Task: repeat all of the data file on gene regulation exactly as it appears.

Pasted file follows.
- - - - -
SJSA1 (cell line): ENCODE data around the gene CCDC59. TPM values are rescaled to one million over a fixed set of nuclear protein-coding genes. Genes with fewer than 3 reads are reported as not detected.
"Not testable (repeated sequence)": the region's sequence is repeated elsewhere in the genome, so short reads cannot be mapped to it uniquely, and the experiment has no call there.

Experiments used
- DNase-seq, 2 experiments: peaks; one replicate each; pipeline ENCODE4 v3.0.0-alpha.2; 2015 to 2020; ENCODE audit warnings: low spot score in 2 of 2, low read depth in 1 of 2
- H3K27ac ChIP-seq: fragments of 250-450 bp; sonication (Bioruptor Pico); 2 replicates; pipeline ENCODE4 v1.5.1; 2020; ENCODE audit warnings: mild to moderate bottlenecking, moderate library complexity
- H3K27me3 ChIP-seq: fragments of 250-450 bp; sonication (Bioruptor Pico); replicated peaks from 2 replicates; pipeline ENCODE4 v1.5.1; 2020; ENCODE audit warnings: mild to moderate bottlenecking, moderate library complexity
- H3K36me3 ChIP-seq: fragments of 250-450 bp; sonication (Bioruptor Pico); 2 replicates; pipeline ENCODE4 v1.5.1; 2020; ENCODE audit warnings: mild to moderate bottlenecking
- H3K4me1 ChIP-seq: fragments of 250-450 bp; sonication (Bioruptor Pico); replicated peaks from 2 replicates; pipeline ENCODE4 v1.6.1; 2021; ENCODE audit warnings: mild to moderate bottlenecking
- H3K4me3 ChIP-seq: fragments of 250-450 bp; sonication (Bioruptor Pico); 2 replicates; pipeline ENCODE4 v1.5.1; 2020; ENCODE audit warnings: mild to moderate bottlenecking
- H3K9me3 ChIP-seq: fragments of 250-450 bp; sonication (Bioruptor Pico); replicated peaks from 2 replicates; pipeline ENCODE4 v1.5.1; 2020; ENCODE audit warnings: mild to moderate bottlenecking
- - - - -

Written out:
SJSA1 (cell line): ENCODE data around the gene CCDC59. TPM values are rescaled to one million over a fixed set of nuclear protein-coding genes. Genes with fewer than 3 reads are reported as not detected.
"Not testable (repeated sequence)": the region's sequence is repeated elsewhere in the genome, so short reads cannot be mapped to it uniquely, and the experiment has no call there.

Experiments used
- DNase-seq, 2 experiments: peaks; one replicate each; pipeline ENCODE4 v3.0.0-alpha.2; 2015 to 2020; ENCODE audit warnings: low spot score in 2 of 2, low read depth in 1 of 2
- H3K27ac ChIP-seq: fragments of 250-450 bp; sonication (Bioruptor Pico); 2 replicates; pipeline ENCODE4 v1.5.1; 2020; ENCODE audit warnings: mild to moderate bottlenecking, moderate library complexity
- H3K27me3 ChIP-seq: fragments of 250-450 bp; sonication (Bioruptor Pico); replicated peaks from 2 replicates; pipeline ENCODE4 v1.5.1; 2020; ENCODE audit warnings: mild to moderate bottlenecking, moderate library complexity
- H3K36me3 ChIP-seq: fragments of 250-450 bp; sonication (Bioruptor Pico); 2 replicates; pipeline ENCODE4 v1.5.1; 2020; ENCODE audit warnings: mild to moderate bottlenecking
- H3K4me1 ChIP-seq: fragments of 250-450 bp; sonication (Bioruptor Pico); replicated peaks from 2 replicates; pipeline ENCODE4 v1.6.1; 2021; ENCODE audit warnings: mild to moderate bottlenecking
- H3K4me3 ChIP-seq: fragments of 250-450 bp; sonication (Bioruptor Pico); 2 replicates; pipeline ENCODE4 v1.5.1; 2020; ENCODE audit warnings: mild to moderate bottlenecking
- H3K9me3 ChIP-seq: fragments of 250-450 bp; sonication (Bioruptor Pico); replicated peaks from 2 replicates; pipeline ENCODE4 v1.5.1; 2020; ENCODE audit warnings: mild to moderate bottlenecking